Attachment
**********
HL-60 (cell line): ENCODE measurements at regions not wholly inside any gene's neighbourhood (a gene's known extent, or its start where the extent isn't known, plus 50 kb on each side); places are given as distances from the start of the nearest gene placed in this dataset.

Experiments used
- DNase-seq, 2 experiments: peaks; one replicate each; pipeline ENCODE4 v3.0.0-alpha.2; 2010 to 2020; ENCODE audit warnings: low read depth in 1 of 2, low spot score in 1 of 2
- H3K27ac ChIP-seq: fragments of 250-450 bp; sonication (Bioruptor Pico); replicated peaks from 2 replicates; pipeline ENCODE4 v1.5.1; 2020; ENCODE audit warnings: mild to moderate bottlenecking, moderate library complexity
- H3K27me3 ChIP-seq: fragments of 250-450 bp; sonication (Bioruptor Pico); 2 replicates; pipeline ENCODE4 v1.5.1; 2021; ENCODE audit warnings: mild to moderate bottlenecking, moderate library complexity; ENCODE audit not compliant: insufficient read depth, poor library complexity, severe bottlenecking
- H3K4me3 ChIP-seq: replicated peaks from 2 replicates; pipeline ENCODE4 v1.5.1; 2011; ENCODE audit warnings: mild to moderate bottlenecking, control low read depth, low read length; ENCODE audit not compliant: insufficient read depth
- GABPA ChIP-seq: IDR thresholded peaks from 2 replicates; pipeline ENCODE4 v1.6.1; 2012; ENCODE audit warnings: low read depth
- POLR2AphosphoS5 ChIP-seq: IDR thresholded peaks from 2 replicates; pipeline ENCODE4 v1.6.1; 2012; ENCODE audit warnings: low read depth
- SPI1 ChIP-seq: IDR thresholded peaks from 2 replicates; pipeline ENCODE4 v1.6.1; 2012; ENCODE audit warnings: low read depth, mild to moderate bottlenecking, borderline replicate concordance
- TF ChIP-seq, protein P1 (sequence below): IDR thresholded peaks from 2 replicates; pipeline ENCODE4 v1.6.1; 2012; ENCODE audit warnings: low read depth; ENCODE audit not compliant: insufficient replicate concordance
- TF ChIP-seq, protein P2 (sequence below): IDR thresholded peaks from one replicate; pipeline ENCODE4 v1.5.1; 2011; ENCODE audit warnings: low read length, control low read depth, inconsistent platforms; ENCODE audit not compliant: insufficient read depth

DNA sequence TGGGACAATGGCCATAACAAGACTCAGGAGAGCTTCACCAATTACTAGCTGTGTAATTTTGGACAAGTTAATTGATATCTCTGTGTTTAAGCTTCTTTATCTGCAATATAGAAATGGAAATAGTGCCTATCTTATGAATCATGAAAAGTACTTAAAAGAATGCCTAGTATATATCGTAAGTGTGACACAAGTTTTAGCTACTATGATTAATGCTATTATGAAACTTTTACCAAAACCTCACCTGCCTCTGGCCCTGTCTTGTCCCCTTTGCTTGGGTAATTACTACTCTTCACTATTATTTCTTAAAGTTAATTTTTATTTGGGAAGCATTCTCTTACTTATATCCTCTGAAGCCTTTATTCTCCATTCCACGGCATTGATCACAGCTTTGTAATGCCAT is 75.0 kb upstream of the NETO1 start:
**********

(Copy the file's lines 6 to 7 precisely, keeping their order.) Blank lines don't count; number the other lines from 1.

- H3K4me3 ChIP-seq: replicated peaks from 2 replicates; pipeline ENCODE4 v1.5.1; 2011; ENCODE audit warnings: mild to moderate bottlenecking, control low read depth, low read length; ENCODE audit not compliant: insufficient read depth
- GABPA ChIP-seq: IDR thresholded peaks from 2 replicates; pipeline ENCODE4 v1.6.1; 2012; ENCODE audit warnings: low read depth